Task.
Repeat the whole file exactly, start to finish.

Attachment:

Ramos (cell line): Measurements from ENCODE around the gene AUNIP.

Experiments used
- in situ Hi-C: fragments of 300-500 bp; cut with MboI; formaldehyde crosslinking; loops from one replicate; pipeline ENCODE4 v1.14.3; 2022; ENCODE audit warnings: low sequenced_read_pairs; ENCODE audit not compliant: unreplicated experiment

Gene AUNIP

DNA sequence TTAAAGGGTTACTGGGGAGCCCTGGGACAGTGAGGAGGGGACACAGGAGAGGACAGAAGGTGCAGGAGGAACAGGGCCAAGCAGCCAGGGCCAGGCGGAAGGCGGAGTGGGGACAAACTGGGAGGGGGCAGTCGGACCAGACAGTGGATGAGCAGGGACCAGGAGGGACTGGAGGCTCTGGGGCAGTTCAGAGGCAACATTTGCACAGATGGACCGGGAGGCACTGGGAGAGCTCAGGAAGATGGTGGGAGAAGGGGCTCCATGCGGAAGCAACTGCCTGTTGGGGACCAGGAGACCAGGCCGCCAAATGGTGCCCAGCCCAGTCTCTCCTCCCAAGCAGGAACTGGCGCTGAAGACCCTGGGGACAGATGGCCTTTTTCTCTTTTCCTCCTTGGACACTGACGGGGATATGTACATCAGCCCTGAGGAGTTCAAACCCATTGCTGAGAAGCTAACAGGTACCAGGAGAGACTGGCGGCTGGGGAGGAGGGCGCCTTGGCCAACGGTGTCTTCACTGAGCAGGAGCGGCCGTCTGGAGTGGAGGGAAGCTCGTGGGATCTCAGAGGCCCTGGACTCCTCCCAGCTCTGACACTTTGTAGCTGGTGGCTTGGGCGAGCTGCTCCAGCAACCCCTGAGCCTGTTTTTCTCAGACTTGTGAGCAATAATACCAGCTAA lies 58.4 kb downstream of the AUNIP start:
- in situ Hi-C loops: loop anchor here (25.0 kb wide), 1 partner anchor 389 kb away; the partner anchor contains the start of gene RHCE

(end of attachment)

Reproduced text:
Ramos (cell line): Measurements from ENCODE around the gene AUNIP.

Experiments used
- in situ Hi-C: fragments of 300-500 bp; cut with MboI; formaldehyde crosslinking; loops from one replicate; pipeline ENCODE4 v1.14.3; 2022; ENCODE audit warnings: low sequenced_read_pairs; ENCODE audit not compliant: unreplicated experiment

Gene AUNIP

DNA sequence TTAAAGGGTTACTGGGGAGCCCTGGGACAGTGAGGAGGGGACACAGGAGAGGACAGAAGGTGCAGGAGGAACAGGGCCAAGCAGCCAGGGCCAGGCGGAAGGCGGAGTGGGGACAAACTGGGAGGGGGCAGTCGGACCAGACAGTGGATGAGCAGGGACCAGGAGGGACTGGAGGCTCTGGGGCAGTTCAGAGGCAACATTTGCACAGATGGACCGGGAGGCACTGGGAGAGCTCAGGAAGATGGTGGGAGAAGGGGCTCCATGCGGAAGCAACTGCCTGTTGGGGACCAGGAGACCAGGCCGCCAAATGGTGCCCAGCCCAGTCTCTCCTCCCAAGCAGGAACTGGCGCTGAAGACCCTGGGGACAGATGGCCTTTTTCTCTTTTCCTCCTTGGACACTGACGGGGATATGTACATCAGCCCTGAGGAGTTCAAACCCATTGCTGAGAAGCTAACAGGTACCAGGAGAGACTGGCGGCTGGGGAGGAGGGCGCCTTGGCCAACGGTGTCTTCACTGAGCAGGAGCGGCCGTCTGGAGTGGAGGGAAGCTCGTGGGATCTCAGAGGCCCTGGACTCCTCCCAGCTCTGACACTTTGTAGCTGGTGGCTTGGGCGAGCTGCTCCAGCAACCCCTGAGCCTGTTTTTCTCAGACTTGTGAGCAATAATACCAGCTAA lies 58.4 kb downstream of the AUNIP start:
- in situ Hi-C loops: loop anchor here (25.0 kb wide), 1 partner anchor 389 kb away; the partner anchor contains the start of gene RHCE